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JMEPEG (2015) 24: ASM International DOI: /s /$19.00 Effects of Ce Addition on High Temperature Deformation Behavior of Cu-Cr-Zr Alloys Yi Zhang, Alex A. Volinsky,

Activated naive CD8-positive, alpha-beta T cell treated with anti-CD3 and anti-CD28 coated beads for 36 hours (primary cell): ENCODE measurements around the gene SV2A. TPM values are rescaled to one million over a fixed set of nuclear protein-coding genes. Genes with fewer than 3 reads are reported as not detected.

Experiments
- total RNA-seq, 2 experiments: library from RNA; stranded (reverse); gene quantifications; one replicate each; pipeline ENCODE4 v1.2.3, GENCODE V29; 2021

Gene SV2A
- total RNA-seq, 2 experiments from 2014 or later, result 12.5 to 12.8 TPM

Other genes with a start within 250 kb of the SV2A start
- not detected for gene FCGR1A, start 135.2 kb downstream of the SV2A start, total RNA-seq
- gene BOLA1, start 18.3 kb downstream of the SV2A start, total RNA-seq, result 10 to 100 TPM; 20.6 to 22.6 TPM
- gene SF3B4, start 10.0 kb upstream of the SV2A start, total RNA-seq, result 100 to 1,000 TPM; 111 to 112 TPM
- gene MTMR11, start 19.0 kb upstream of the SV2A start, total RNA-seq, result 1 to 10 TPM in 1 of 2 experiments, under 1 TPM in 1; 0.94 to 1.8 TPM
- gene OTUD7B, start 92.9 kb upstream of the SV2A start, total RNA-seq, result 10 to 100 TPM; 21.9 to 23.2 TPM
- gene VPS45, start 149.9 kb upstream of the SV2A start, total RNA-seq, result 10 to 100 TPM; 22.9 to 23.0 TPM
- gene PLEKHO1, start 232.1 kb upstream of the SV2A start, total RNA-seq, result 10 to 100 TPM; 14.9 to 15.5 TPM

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JMEPEG (2015) 24: ASM International DOI: /s /$19.00 Effects of Ce Addition on High Temperature Deformation Behavior of Cu-Cr-Zr Alloys Yi Zhang, Alex A. Volinsky, Hai T. Tran, Zhe Chai, Ping Liu, and Baohong Tian (Submitted April 17, 2015; in revised form August 15, 2015; published online September 3, 2015) Hot deformation behavior of the Cu-Cr-Zr and Cu-Cr-Zr-Ce alloys was investigated by compressive tests using the Glee-ble-1500D thermomechanical simulator at C and s 21 strain rate. The flow stress decreased with the deformation temperature at a given stain rate. However, the flow stress increased with the strain rate at the same deformation temperature. The constitutive equations for two kinds of alloys were obtained by correlating the flow stress, the strain rate and temperature using stepwise regression analysis. The addition of Ce can refine the grain and effectively accelerate dynamic recrystallization. The processing maps were established, based on the dynamic material model. Instability zones in the flow behavior can be easily recognized. Hot deformation optimal processing parameters were obtained in the range of this experiment. The hot deformation characteristics and microstructure were also analyzed by the processing maps. The addition of Ce can optimize hot workability of the Cu-Cr-Zr alloy. Keywords 1. Introduction constitutive equations, Cu-Cr-Zr-Ce alloy, heat treatment, high temperature deformation, processing maps, thermomechanical processing Copper alloys are widely used in electronics due to high strength and good electrical conductivity (Ref 1-5). The lead frame is important for microelectronics, since it is a foundation of the integrated circuit, supporting the chip, transmitting electric signals, and radiating generated heat. The lead frame material should have adequate electrical and heat conductivity, high strength and heat resistance, and excellent processing properties (Ref 6-8). Because of the high electrical conductivity, Cu alloys have been widely used as the lead frame material, including Cu-Ni-Si, Cu-Fe, Cu-Fe-P, Cu-Cr-Zr, Cu-Ag, and others. Among these, the Cu-Cr-Zr alloy has become a research focus due to its high strength and hardness, good processing properties and electrical conductivity (Ref 9-15). Yi Zhang, College of Materials Science and Engineering, Henan University of Science and Technology, Luoyang , China; Department of Mechanical Engineering, University of South Florida, Tampa and Collaborative Innovation Center of Nonferrous Metals, Henan Province, Luoyang , China; Alex A. Volinsky and Hai T. Tran, Department of Mechanical Engineering, University of South Florida, Tampa 33620; Zhe Chai, College of Materials Science and Engineering, Henan University of Science and Technology, Luoyang , China and College of Materials Science and Engineering, University of Shanghai for Science and Technology, Shanghai , China; Ping Liu, College of Materials Science and Engineering, University of Shanghai for Science and Technology, Shanghai , China; and Baohong Tian, College of Materials Science and Engineering, Henan University of Science and Technology, Luoyang , China and Collaborative Innovation Center of Nonferrous Metals, Henan Province, Luoyang , China. Contact s: and In this study, the effects of deformation parameters, including temperature and strain rate on the flow stress of the Cu-Cr-Zr and Cu-Cr-Zr-Ce alloys have been investigated by hot compression tests. The constitutive constants of the two alloys have been determined, and constitutive equations, relating the Zener-Hollomon Z parameter, hot deformation activation energy, Q, and processing maps have been derived. The effects of deformation parameters on the microstructure evolution during hot deformation have been also studied in detail. This study optimized the hot deformation processing parameters for manufacturing lead frame strips with desirable microstructure. 2. Experimental Details The experimental alloy was melted in a vacuum induction furnace under argon atmosphere, using cathode copper, pure chrome, pure spongy zirconium, and pure cerium, and then cast into a low carbon steel mold with U 83 mm mm dimensions. Its chemical composition in wt.% is 0.4Cr, 0.15Zr, 0.05Ce, and Cu balance. The ingot was homogenized at 930 C for 2 h to remove the alloying elements segregation. Subsequently, the ingot was forged into 25 mm diameter bars. Finally, the forged bars were solution-treated at 900 C for 1 h, followed by water quenching. Cylindrical compression specimens with 8 mm diameter and 12 mm high were machined from the solution-treated bars. The hot compression tests were carried out on the Gleeble-1500D thermomechanical simulator at a strain rate of s 1 and deformation temperature of C. The specimens were heated to the deformation temperature at 5 C/s heating rate. Before deformation, all specimens were kept at the deformation temperature for 180 s. All specimens were compressed to a true strain of 0.6. The yield stress standard deviation for the performed measurements was ± 3 MPa. The standard deviation meets the ASTM-E8 standard and the error bars for the yield stress are less than ± 1.5%. For the same material and conditions 50 compression tests were performed on the Journal of Materials Engineering and Performance Volume 24(10) October Fig. 1 True stress-strain curves of (a, c) Cu-0.4Cr-0.15Zr and (b, d) Cu-0.4Cr-0.15Zr-0.05Ce alloys at different hot compression temperature and strain rate: (a, b) _e = 0.1 s 21 ; (c, d) _e =1s 21. The measured yield stress standard deviation is ± 3 MPa Fig. 2 Relationship between the Cu-Cr-Zr-Ce alloy peak stress and the strain rate at different temperatures. Error bars are smaller than the symbols size Gleeble-1500D thermomechanical simulator. After compression testing, the specimens were immediately quenched by water. The deformed specimens were sectioned through the longitudinal axis. Specimens were polished and then etched. The microstructure was observed using OLYMPUS PMG3 optical microscope. Calculations of the grain size were performed using the SISCA software. The measurement method meets the ASTM-E (2004) standard. The grain size was measured using at least ten different areas of each sample. At least five samples were measured for each alloy. Fig. 3 Relationship between the Cu-Cr-Zr-Ce alloy peak stress and temperature. Error bars are smaller than the symbols size 3. Results and Discussion 3.1 True Stress-Strain Curves The stress-strain behavior of the Cu-Cr-Zr and Cu-Cr-Zr-Ce alloys at different deformation temperature and different strain rates is shown in Fig. 1. The deformation temperature and the strain rate affected the alloy flow behavior. The flow stress decreased with the deformation temperature at a given stain rate, while the flow stress increased with the strain rate at the same deformation temperature Volume 24(10) October 2015 Journal of Materials Engineering and Performance Comparing the stress-strain curves of the Cu-Cr-Zr and Cu- Cr-Zr-Ce alloys, the addition of Ce improves the peak stress of the Cu-Cr-Zr alloy during hot deformation. The peak stress increased by 5% and 3.5% when deformed with the strain rate Fig. 4 Relationship between the Cu-Cr-Zr-Ce alloy peak stress and the Zener-Hollomon parameter. Error bars are smaller than the symbols size of 1 s 1 at 650 and 750 C, respectively. Since the rare earth elements can effectively fix dislocations, Ce addition can improve deformation resistance of the Cu-Cr-Zr alloy. 3.2 Constitutive Analysis Arrhenius equation is widely used to describe relationships between the strain rate, the flow stress, and temperature (Ref 16-18). The equation can be written as _e ¼ A½sinhða r P Þ exp Q = RT ; ðeq 1Þ where _e is the strain rate, T is the absolute temperature, r P is generally taken as the peak stress, R is the gas constant, Q is the activation energy for hot deformation, while A, n and a are materials constants. Equation 1 can be conveniently expressed in terms of the temperature-compensated strain rate factor, the Zener-Hollomon parameter Z: Z ¼ _e exp Q RT : ðeq 2Þ Fig. 5 Processing maps of (a) Cu-Cr-Zr and (b) Cu-Cr-Zr-Ce alloys at 0.5 strain Fig. 6 Microstructure of (a) Cu-Cr-Zr and (b) Cu-Cr-Zr-Ce alloys after solution treatment at 900 C for 1 h Journal of Materials Engineering and Performance Volume 24(10) October To simplify the equation, one can take the natural logarithms of both sides of Eq 1: ln sinhða r P Þ¼ 1 n ln A þ 1 n ln _e þ 1 n Q RT : ðeq 3Þ Q can be expressed as Q ¼ ln Þ ln½sinhðarþ : ðeq 4Þ T Figure 2 and 3 display constitutive analysis of the Cu-Cr-Zr- Ce alloy under various deformation conditions. Figure 2 is the variation between ln _e and ln[sinh(ar)] for the Cu-Cr-Zr- Ce alloy at different temperatures. It clearly shows different slopes at varying temperature. According to Eq 2, n is the line slope in Fig. 2, while Q/nR is the line slope in Fig. 3. Based on these slopes and Eq 1, n and Q for the Cu-Cr-Zr- Ce alloy can be calculated, respectively as n = 9.51, A = e 54.1, a = 0.011, and Q = kj/mol. Figure 4 shows the relationship between the peak stress and the Zener-Hollomon parameter, Z. By substituting these values, one can get the constitutive equation for the hot deformation of the Cu- Cr-Zr-Ce alloy: _e ¼ e 54:1 ½sinhð0:011rÞ 9:51 exp 495:8 : ðeq 5Þ RT Using A = e 38.4, n =7.56,a =0.016andQ = kj/mol, the constitutive equation for the Cu-Cr-Zr alloy can also be obtained: Fig. 7 Microstructure of (a-c) Cu-Cr-Zr and (d-f) Cu-Cr-Zr-Ce alloys hot deformed at different conditions: (a) 650 C and 1 s 21 ; (b) 850 C and 1 s 1 ; (c) 850 C and 0.1 s 21 ; (d) 600 C and 1 s 21 ; (e) 750 C and 1 s 21 ; (f) 800 C and 0.01 s Volume 24(10) October 2015 Journal of Materials Engineering and Performance _e ¼ e 38:4 ½sinhð0:016rÞ 7:56 exp 392:5 : ðeq 6Þ RT Comparing the activation energy Q of the Cu-Cr-Zr-Ce and Cu-Cr-Zr alloys, it increased by 21% with the addition of Ce. The copper matrix has lower stacking fault energy. While dislocation climb and cross-slip are difficult to offset, Ce addition can effectively fix dislocations, hindering their motion. The energy for dislocation climb and cross-slip needs further improvement. The diffusion rate of atoms along the grain boundary is much faster than the interior of the grains at high temperature. The Ce is distributed at the grain boundary or sub-grain boundary. It can fix dislocations at the grain boundary and maintain high dislocation density. Thus, the addition of Ce can increase the deformation activation energy with more difficult dynamic recovery. However, dynamic recrystallization occurs easier. Comparing the constitutive equations for the Cu-Cr-Zr-Ce and Cu-Cr-Zr alloys, the addition of Ce can improve the Z parameter by an order of magnitude. 3.3 Processing Maps The processing maps are constructed using the dynamic material model principles, which have been reviewed by Prasad and Srinivasan (Ref 19, 20). In this model, it is considered that the work piece undergoing hot deformation dissipates power, and the instantaneous power dissipated can be separated into two complementary parts: the G content (temperature rise) and the J content (microstructure mechanisms). The power dissipation capacity of the material can be evaluated by the efficiency of power dissipation, g, which is expressed in terms of the strain rate sensitivity parameter, m: g ¼ J ¼ 2m J max m þ 1 ; ðeq 7Þ where m ¼ dj dg ¼ _edr d log r rd_e ffi d log _e. The variation of Z with the temperature, T, and the strain, e, represents the relative value of the energy dissipation occurring through microstructure changes, and constitutes a processing map. Further, the extremum principles of irreversible thermodynamics, as applied to continuum mechanics of large plastic flow, are explored to define a criterion for the flow instability onset. This is expressed by the instability parameter nð_eþ: nð_eþ m mþ1 þ m 0: ðeq The variation of nð_eþ with temperature and the strain rate constitutes the unstable map, which can be superimposed on the processing map to delineate instability regimes of the negative nð_eþ values. The processing maps of the Cu-Cr-Zr-Ce and Cu-Cr-Zr alloys deformed at the strain of 0.5 were obtained, shown in Fig. 5. In Fig. 5 the unstable regions are represented by the shaded domains and the contour lines express the efficiency of power dissipation. With the increase of deformation temperature or the decrease of the strain rate, the power dissipation efficiency increases. When the strain is 0.5, the Cu-Cr-Zr alloy exhibits two instability domains as follows: one in the C deformation temperature and 1-10 s 21 strain rate range, and another one in the C deformation temperature and s 21 strain rate range. At the same strain, the Cu-Cr-Zr-Ce alloy exhibits one instability domain as follows: the deformation temperature of C and the strain rate of 1-5 s 21. During practical application, it is necessary to stay away from this domain and the corresponding processing parameters. Comparing the processing maps of the Cu-Cr-Zr-Ce and Cu- Cr-Zr alloy, the addition of Ce can significantly reduce the instability domains. It can be hot worked almost in the entire range of temperature and strain rates. The addition of Ce can optimize the hot working performance of the Cu-Cr-Zr alloy. Figure 6 shows the microstructure of the Cu-Cr-Zr and Cu- Cr-Zr-Ce alloys after solution treatment, where Ce addition can evidently refine the grain. The average grain size of Cu-Cr-Zr and Cu-Cr-Zr-Ce alloy is 87 ± 1.2 and 75 ± 1.1 lm, respectively. An optical image of the microstructure of the Cu-Cr-Zr alloy deformed at 650 C with the strain rate of 1 s 21 is shown in Fig. 7(a) as an example. There is only the shear zone without dynamic recrystallization grains. Figure 7(b) shows the Cu-Cr- Zr alloy microstructure deformed at 850 C with the strain rate of 1 s 21. The nucleation of dynamic recrystallization occurred in some regions with high energy, such as grain boundaries, deformation bands, and twining grain boundaries. A lot of fine dynamic recrystallization grains showed up in the grain boundaries. Figure 7(d) shows the Cu-Cr-Zr-Ce alloy deformed at 600 C with the strain rate of 1 s 21, also exhibiting only the shear zone. Figure 8 is the TEM image of the microstructure of the Cu-Cr-Zr-Ce alloy deformed at 600 C with the strain rate of 1 s 21. It can be seen that the grains are elongated and there are no dynamic recrystallization grains. The dislocation tangles appear on the grain boundary. The microstructure of the Cu-Cr- Zr and Cu-Cr-Zr-Ce alloys deformed at 850 C with the strain rate of 0.1 s 21 and at 800 C with the strain rate of 0.01 s 21 is shown in Fig. 7(c) and (f), respectively. The microstructure of the deformed alloy is completely recrystallized, showing uniform and fine recrystallized grains. It can be seen from Fig. 7 that the optimized conditions for hot deformation of the Cu-Cr-Zr alloy are at a temperature range of C and a strain rate range of s 21. The optimal processing parameters for hot deformation of the Cu-Cr-Zr-Ce alloy are in the C temperature range and s 21 strain rate range. These results show that the additions of Ce can reduce Fig. 8 TEM micrograph of the Cu-Cr-Zr-Ce alloy microstructure Journal of Materials Engineering and Performance Volume 24(10) October the hot deformation temperature range of the Cu-Cr-Zr alloy under the same test conditions. The additions of Ce also can optimize the Cu-Cr-Zr alloy hot workability. 4. Conclusions The addition of Ce improves the peak stress and deformation resistance of the Cu-Cr-Zr alloy during hot deformation. The constitutive equations for Cu-Cr-Zr and Cu-Cr-Zr-Ce alloys were obtained by correlating the flow stress, strain rate, and temperature using regression analysis. The addition of Ce can improve the deformation activation energy and dynamic recrystallization is easier to occur. The optimal processing parameters for hot deformation of the Cu-Cr-Zr-Ce alloy are in the C temperature range and the s 21 strain rate range. The additions of Ce can evidently refine the grain and optimize the hot workability of the Cu-Cr-Zr alloy. Acknowledgments This work was supported by the National Natural Science Foundation of China ( ) and the National Science Foundation (IRES ). References 1. Y. Zhang, A.A. Volinsky, Q.Q. Xu, Z. Chai, B.H. Tian, P. Liu, and H.T. 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